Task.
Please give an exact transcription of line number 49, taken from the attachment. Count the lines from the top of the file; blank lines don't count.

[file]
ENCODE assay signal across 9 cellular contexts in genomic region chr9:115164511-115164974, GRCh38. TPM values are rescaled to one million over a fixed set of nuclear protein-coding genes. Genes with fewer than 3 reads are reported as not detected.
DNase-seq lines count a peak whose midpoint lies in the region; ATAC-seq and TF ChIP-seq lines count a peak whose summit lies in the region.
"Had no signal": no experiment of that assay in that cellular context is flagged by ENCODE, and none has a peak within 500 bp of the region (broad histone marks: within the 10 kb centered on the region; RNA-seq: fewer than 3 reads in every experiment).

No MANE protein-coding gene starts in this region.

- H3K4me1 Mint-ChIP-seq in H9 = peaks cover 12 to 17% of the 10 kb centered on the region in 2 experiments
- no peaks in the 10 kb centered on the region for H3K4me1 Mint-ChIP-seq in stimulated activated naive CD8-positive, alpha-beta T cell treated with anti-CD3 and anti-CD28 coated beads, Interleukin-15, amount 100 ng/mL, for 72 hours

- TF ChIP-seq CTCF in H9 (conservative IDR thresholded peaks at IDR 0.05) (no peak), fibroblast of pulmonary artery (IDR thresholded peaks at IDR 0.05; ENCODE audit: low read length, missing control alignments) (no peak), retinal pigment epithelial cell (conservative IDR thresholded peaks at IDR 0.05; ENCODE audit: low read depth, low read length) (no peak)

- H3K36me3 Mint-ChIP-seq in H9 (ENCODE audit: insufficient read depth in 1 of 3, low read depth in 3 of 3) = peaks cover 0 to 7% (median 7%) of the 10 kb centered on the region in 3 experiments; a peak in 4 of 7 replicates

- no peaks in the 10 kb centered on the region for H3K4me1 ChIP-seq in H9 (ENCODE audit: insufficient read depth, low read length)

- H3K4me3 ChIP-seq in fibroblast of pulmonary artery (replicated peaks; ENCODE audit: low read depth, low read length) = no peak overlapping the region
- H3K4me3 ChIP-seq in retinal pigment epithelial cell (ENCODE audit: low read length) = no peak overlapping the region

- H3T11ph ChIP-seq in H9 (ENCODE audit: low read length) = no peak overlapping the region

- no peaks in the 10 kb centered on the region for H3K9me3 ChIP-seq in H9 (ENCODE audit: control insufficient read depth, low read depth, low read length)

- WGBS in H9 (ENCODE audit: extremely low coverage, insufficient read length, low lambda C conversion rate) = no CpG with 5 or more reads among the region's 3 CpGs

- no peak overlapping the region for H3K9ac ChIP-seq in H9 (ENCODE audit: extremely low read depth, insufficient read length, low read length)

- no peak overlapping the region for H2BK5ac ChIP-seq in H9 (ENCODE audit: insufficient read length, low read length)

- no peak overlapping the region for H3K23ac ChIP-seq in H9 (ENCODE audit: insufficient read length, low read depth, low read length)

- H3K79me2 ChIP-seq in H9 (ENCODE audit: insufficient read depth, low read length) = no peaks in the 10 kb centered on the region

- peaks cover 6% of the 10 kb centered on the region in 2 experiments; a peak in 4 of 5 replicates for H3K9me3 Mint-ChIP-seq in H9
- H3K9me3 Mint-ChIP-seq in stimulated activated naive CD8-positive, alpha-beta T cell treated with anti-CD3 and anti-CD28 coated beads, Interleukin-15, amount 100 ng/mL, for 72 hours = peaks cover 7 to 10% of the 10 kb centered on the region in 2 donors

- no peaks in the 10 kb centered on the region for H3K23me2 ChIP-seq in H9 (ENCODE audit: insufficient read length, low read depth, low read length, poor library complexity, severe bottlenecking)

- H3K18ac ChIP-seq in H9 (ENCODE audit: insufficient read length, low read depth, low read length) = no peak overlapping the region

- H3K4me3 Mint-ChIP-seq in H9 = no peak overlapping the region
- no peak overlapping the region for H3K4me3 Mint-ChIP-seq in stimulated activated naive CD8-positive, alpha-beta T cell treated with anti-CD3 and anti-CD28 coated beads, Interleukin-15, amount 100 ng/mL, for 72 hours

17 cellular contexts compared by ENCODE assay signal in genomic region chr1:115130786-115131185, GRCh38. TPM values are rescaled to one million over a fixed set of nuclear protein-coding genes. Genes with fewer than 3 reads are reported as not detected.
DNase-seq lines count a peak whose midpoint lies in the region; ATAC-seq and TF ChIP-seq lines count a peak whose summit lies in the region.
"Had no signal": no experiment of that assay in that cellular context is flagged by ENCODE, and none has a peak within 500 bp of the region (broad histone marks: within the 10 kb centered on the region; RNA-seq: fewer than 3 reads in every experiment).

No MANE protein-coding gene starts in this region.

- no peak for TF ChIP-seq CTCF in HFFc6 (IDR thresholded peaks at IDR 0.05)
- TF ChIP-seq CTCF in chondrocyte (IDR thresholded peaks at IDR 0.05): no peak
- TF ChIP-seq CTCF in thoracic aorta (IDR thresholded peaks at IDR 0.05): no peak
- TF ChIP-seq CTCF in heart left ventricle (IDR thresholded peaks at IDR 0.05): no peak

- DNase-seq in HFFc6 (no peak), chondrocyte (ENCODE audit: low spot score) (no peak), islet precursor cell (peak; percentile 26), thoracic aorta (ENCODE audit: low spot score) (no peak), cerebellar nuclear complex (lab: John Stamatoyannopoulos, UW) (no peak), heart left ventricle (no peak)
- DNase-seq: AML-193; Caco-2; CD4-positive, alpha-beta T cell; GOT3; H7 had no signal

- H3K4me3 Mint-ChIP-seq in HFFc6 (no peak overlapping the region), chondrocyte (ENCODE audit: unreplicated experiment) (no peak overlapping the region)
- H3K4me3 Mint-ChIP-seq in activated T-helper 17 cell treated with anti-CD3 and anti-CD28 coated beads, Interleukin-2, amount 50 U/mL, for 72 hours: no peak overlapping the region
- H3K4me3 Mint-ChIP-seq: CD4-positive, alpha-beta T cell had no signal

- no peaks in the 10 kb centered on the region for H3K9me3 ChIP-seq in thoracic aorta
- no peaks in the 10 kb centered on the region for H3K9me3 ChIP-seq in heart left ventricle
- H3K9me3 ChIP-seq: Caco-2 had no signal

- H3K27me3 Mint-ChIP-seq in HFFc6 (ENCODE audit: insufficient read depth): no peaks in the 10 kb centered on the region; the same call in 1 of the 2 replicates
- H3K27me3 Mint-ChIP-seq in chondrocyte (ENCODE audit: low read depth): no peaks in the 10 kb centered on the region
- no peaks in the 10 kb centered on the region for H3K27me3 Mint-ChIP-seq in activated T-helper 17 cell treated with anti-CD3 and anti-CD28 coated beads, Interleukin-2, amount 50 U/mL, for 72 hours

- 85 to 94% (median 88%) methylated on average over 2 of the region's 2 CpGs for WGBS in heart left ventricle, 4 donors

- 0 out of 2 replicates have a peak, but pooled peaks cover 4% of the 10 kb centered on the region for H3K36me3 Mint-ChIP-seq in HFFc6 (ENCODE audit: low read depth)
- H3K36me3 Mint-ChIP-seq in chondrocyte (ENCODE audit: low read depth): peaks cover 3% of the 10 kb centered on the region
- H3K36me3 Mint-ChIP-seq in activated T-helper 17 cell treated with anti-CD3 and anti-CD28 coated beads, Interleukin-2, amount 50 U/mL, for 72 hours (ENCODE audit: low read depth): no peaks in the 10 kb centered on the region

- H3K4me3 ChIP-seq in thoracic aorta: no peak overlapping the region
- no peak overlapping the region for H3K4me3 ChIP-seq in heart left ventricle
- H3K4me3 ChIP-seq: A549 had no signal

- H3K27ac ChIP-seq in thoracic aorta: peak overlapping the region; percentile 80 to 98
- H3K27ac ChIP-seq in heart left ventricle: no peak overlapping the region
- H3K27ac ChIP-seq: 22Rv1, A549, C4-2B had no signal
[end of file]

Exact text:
- no peak overlapping the region for H3K4me3 ChIP-seq in heart left ventricle